I’ve been reading a book by my old friend Gary Beuschel, “Papa and Daddy and Babies in Alaska.” Gary and his partner, who both live in San Francisco, have two daughters - born via surrogacy. I’m only halfway through, but it is a difficult book to put down.
The babies went through a period in NICU, and there are a lot of emotional ups and downs throughout the story. This isn’t meant to be proper review; I’ll write a full review later.
I just mention Gary’s book because it is an inspiring story, and is especially timely, now that the intellectual thugs at Families First Foundation are seeking to ban gay and straight unmarried couples from adopting, or to serve as foster parents.
Over the years I have known a lot of people who have related many horror stories about their experiences as foster children. All of the foster parents have, of course, been straight. Most foster parents are decent people, it should be noted, though there never enough of them to go around.
And I have known gay couples who have had children, usually from a previous relationship. I have only seen children who were loved and cherished.
I’ve been thinking about those children now, as I read “Papa and Daddy and Babies in Alaska.” I’m reading about two people who love these two little girls, and I think about the guy in Fayetteville who picked up a two-month old baby and smashed her into the wall to make her stop crying.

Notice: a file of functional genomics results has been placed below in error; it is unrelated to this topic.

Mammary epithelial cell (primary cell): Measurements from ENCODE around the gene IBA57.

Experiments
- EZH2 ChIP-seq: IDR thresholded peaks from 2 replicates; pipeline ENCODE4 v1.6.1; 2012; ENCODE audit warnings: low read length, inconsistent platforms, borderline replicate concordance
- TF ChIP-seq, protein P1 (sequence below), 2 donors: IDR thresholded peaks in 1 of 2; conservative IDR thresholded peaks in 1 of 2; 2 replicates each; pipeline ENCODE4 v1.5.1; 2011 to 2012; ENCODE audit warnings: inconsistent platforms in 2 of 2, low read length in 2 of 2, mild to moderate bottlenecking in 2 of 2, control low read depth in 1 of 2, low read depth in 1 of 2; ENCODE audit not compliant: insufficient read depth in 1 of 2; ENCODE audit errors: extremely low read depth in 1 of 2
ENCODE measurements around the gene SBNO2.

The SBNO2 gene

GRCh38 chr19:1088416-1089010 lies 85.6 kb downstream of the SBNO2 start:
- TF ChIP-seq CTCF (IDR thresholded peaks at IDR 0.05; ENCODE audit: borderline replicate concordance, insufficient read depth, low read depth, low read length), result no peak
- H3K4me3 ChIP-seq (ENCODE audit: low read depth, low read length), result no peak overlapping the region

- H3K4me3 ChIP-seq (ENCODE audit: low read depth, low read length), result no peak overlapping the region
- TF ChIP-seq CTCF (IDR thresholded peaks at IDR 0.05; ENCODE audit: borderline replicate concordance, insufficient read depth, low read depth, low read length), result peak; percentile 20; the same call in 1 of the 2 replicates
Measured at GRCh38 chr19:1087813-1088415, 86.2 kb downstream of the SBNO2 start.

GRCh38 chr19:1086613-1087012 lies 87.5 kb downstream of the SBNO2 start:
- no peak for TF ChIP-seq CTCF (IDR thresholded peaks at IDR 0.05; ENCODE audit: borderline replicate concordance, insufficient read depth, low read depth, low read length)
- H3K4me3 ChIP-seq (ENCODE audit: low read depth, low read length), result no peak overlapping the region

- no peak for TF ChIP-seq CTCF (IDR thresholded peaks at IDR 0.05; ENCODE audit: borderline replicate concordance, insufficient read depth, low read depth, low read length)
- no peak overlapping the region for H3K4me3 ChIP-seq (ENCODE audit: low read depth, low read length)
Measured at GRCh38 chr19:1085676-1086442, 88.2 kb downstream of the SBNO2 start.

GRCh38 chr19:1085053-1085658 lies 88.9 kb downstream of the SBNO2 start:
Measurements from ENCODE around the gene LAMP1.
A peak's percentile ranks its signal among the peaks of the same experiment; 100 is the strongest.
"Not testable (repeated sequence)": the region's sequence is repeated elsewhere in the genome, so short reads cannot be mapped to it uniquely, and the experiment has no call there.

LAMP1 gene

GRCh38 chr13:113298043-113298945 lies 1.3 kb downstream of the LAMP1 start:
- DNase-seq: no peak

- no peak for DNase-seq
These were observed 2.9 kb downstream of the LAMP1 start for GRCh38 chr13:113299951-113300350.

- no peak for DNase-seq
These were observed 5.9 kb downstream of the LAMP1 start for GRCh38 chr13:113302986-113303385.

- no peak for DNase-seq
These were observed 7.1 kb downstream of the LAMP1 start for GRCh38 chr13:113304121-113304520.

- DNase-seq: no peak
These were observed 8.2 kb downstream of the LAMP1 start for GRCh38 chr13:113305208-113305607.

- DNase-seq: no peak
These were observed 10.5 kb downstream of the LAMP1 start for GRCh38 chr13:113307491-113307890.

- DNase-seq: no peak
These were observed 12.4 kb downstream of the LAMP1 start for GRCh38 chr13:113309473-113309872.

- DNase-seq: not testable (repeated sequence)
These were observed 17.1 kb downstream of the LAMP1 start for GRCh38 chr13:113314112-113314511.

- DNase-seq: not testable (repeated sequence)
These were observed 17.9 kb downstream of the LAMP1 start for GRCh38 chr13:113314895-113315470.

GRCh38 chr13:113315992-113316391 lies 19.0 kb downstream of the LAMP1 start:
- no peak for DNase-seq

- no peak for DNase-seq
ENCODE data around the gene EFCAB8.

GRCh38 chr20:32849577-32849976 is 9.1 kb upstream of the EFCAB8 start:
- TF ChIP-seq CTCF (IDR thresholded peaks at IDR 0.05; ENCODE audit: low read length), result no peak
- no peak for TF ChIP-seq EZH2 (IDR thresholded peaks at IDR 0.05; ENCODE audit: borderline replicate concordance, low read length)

Making a child-sized dent in the wall, he covered it up with a dragon poster.
And the mother? Well, this charming example of humanity at its finest is accused of giving the same baby whiskey and Coke in order to make it stop crying.
Just four years ago, the “enlightened” voters of Arkansas decided that marriage should be defined as only between one man and one woman. Yet according to a recent UA poll, over 65 percent of Arkansans would be in favor of allowing a gay person to adopt a child.
I think that maybe - just maybe - in 2008 we can put some of that rancid old-time bigotry behind us, and take a bold step forward.
On the Air with Coralie Koonce
On Monday, March 3 (7pm) Coralie Koonce, author of "Models, Myths and Muddles," will appear as a guest on my show (Channel 18 - COX Cable, Fayetteville).
Koonce's book asks the question, "Can we survive stone-age thinking?" As the human race encounters a vast array of problems - ranging all the way from global warming to oil addiction and a host of other problems in between - Koonce makes the observation that all too many of our responses are knee-jerk quick fixes, resulting from a poor approach to thinking about the problems.
Koonce says, "We seem to be moving backward just when we need to take a giant step forward."
Koonce, who holds a Master's degree in Comparative Literature, is a former writer for Grapevine, and has also written a science fiction novel, "The Youtopia Game."
Show dates and times:
March 3 - 7pm
March 4 - noon
March 8 - 6pm